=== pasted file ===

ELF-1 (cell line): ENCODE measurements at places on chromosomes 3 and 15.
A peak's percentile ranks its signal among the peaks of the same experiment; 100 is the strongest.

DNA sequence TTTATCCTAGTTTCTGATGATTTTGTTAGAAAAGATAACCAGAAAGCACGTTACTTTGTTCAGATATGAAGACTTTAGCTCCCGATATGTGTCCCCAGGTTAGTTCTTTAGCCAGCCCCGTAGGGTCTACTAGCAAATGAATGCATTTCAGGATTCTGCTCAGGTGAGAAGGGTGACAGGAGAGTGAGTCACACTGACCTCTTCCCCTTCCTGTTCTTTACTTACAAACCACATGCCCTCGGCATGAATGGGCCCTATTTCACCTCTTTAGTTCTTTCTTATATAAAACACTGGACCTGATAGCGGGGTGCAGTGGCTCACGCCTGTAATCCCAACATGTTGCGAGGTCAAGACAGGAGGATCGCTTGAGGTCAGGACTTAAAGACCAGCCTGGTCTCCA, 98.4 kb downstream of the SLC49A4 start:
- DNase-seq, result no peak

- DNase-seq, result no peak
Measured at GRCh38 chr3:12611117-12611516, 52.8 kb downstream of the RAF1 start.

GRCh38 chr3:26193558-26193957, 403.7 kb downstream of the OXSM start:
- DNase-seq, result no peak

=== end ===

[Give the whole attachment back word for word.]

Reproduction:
ELF-1 (cell line): ENCODE measurements at places on chromosomes 3 and 15.
A peak's percentile ranks its signal among the peaks of the same experiment; 100 is the strongest.

DNA sequence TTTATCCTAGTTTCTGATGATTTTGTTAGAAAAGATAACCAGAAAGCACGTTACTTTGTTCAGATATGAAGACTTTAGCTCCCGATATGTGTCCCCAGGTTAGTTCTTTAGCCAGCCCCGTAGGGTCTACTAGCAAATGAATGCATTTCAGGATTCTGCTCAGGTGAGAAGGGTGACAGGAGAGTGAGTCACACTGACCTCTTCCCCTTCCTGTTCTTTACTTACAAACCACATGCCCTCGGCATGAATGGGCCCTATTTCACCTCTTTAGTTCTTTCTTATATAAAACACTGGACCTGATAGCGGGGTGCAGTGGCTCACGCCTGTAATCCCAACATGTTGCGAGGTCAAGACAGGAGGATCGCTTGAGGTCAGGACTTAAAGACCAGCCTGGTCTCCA, 98.4 kb downstream of the SLC49A4 start:
- DNase-seq, result no peak

- DNase-seq, result no peak
Measured at GRCh38 chr3:12611117-12611516, 52.8 kb downstream of the RAF1 start.

GRCh38 chr3:26193558-26193957, 403.7 kb downstream of the OXSM start:
- DNase-seq, result no peak